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Under an ideal cipher model, every key implements a random permutation. A random wrong key that maps $x_1$ to $y_1$ thus maps $x_2\ne x_1$ to a random ciphertext $y_2'$ other than $y_1$. For a $b$-bit block cipher, there are $2^b-1$ such ciphertexts, thus the probability that $y_2'=y_2$ is $1/(2^b-1)$. The probability that an incorrect key survives two tests ...


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From probability: Let X be an experiment with possible different outcomes $x_1 ,...,x_n$ with respective probabilities $P(x_1)=p_1,...P(x_n)=p_n $ . Let A be the subset of sample space ${ x_1..,x_n}$ with probability P(A)=p. Let K <= N integers with N >0 and K>=0, $$ \begin{pmatrix}N \\k \\ \end{pmatrix} p^k (1-p) ^{ (N-k)} \tag{1}$$ that A ...


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It is correct that The literature is rich supporting the statement that a random Sbox can make any cryptographic scheme weaker But in general such statements apply to fixed public S-boxes (and as an aside, typically not to sizable ones, especially when they are permutations). But the question is about a secret key-dependent S-box (and a permutation on top ...


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Are such competitions held, and is there a recognized progress meter that is kept? No. It is generally believed that $2^{128}$ AES keyschedule and encryption operations are out of reach for just about anyone. If and when that changes and $2^{128}$ draws in to be a more realistic number perhaps people will do that. However, I have been unable to find any ...


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I presume when you say you can "recover" 16 bit keys you mean by brute forcing. That isn't really recovering a key in the sense of a cryptographic break. Obviously all keys can be recovered that way, just in an insurmountable time. The longest key that can be recovered is the longest possible key (256 bit), which can be recovered quicker than ...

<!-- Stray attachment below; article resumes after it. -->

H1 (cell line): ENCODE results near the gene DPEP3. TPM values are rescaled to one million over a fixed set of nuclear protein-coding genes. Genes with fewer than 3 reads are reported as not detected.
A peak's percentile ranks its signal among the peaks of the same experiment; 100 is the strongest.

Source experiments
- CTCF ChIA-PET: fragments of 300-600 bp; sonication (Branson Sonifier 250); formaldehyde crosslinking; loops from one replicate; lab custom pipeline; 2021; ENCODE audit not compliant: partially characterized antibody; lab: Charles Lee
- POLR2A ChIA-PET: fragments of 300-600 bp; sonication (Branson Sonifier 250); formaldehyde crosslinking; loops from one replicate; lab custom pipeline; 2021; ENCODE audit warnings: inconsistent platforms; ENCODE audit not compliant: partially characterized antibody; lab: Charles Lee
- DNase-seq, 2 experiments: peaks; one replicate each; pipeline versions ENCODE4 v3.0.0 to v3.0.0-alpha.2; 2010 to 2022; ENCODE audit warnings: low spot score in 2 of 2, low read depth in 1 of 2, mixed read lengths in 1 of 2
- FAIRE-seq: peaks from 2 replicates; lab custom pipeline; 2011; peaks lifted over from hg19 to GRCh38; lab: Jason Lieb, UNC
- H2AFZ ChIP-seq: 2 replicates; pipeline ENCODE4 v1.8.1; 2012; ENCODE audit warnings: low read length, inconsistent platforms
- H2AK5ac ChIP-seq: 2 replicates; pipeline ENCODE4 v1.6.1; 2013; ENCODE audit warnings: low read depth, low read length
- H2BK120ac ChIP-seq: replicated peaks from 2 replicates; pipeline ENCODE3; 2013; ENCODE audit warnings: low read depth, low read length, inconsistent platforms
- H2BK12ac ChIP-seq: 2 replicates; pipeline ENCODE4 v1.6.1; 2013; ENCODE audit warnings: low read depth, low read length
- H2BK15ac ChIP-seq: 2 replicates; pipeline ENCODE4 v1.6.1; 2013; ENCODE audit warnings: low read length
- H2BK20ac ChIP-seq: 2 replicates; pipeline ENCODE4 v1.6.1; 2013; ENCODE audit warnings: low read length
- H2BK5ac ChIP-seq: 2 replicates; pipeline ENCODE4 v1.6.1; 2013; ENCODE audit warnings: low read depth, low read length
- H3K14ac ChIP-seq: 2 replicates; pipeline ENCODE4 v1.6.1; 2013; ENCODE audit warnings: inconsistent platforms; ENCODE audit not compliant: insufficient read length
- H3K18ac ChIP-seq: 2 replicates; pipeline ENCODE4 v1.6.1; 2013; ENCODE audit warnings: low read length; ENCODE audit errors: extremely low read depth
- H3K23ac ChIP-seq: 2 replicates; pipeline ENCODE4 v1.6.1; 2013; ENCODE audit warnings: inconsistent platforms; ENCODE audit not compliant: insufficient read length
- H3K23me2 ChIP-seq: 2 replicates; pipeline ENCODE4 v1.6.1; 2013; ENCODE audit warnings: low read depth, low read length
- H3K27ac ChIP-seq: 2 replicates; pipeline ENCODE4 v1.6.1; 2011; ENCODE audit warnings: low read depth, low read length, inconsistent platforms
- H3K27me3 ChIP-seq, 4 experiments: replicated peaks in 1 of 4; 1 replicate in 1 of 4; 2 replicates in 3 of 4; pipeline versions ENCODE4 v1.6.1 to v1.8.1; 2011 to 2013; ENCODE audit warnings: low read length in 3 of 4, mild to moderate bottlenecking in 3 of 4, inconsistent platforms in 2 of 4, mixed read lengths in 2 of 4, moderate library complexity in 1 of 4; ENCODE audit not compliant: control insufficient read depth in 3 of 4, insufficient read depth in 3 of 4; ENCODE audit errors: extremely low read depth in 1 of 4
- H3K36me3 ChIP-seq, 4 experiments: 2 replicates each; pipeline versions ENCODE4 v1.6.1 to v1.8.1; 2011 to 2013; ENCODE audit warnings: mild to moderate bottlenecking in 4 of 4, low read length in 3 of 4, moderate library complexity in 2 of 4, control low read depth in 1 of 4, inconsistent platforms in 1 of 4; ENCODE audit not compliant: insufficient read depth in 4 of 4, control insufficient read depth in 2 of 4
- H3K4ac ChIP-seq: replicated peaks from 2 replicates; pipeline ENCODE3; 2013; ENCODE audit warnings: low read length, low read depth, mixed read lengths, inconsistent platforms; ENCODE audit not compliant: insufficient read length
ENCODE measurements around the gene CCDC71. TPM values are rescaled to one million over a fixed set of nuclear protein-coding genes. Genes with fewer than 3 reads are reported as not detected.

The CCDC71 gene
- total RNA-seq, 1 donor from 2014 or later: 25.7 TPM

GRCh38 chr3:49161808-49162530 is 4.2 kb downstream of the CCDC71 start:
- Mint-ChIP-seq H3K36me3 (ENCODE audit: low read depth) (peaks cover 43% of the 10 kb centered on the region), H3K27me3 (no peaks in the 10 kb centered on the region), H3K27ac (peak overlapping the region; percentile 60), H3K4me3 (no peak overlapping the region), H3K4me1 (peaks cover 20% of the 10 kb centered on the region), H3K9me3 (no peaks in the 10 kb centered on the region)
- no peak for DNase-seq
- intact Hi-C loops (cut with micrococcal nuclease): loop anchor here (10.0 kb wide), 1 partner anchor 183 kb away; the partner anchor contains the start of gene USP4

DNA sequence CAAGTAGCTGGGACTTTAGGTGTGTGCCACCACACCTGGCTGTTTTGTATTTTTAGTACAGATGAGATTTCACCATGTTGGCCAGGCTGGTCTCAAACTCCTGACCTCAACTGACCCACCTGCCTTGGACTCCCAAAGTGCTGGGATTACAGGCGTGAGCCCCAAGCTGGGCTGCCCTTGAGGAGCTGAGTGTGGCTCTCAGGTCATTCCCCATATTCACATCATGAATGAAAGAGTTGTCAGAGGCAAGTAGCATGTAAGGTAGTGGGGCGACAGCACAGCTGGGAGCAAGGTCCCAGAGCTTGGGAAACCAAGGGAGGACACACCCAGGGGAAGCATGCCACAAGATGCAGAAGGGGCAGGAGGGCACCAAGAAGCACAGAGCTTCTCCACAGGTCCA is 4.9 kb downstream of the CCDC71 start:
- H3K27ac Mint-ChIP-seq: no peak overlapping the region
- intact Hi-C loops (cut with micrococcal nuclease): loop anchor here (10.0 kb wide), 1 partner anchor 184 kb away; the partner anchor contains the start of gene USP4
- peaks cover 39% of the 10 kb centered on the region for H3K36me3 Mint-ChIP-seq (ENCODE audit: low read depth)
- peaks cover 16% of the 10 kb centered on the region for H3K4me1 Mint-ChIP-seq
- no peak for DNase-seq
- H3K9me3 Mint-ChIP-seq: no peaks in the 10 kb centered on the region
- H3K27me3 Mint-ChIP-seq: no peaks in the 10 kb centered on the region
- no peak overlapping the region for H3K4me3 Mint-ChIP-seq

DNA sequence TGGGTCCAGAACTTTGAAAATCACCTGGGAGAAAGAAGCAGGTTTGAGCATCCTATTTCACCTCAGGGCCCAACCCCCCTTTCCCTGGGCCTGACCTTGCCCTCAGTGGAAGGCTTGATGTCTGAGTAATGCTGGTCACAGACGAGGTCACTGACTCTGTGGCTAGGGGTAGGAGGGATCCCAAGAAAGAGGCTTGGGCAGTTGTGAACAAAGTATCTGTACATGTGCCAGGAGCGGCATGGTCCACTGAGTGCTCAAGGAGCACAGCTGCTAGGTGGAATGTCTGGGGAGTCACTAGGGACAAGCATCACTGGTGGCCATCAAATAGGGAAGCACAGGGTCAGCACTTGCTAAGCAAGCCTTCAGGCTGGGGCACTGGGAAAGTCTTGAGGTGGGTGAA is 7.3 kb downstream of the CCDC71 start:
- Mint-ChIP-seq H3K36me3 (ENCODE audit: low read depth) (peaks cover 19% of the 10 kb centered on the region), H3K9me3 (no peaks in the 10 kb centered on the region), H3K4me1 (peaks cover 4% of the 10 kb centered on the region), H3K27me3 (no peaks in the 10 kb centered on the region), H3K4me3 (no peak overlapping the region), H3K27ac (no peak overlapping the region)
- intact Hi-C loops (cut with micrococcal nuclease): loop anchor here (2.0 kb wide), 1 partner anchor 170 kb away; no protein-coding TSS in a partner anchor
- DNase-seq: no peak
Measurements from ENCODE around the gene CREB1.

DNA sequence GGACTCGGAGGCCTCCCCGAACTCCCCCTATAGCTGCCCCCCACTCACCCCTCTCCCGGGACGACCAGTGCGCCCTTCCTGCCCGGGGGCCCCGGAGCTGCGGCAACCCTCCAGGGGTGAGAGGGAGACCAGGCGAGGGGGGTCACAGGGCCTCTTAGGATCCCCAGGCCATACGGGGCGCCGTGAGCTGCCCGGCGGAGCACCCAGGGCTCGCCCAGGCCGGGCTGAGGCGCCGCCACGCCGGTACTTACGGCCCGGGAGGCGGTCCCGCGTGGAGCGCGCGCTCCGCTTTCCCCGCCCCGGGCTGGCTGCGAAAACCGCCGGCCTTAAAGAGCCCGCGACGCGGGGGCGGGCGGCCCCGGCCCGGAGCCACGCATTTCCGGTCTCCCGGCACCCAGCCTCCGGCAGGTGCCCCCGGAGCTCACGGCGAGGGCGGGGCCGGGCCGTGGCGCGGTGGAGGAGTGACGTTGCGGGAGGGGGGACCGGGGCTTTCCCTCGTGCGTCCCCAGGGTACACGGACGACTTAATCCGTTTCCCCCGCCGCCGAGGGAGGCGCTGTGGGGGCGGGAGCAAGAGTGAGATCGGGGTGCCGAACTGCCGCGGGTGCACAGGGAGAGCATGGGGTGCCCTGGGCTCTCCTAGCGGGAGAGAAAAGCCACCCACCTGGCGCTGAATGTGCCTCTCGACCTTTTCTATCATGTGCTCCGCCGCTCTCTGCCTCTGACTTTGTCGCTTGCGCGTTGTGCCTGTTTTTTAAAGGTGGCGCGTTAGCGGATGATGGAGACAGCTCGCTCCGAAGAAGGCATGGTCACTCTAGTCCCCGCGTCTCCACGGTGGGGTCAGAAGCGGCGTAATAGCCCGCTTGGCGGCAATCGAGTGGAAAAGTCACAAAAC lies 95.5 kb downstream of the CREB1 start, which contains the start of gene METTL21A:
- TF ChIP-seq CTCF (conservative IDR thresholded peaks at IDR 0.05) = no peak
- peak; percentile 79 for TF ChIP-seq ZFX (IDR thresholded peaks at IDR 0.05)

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I have an Intel(R) Core(TM) i7-7700HQ CPU @ 2.80GHz. Intel I7 has around 10 generations to speak of. The result cannot be accurate without providing the actual referenced Intel I7. Here is the method; Run openssl speed -evp aes-128-cbc command. That will give you the metric. My CPUs output: aes-128-cbc for 3s on 16 size blocks: 144516288 aes-128-cbc's in 3....


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Mining ASIC's is not suitable for SHA256 brute-force/rainbow tables, they fixed by initial silicon design only for bitcoin double-sha256 mining. They drop 10^9 non-suitable hashes internally (even dropping not finished rounds), just to provide 1 per fix matching criteria hash should start from 0x0000000000xxx the only suitable solution for final block ...


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Preliminary: the present answer assumes an Elliptic Curve group of order $n$ built on a prime field of order $p$, with one of $p$ or $n$ a 160-bit prime of the form in the question (rather $p$, which will give the most computational benefit, and is close to common practice). Choosing "public key $P$ as $p*G$ where $p$ is an Optimal prime" is not ...


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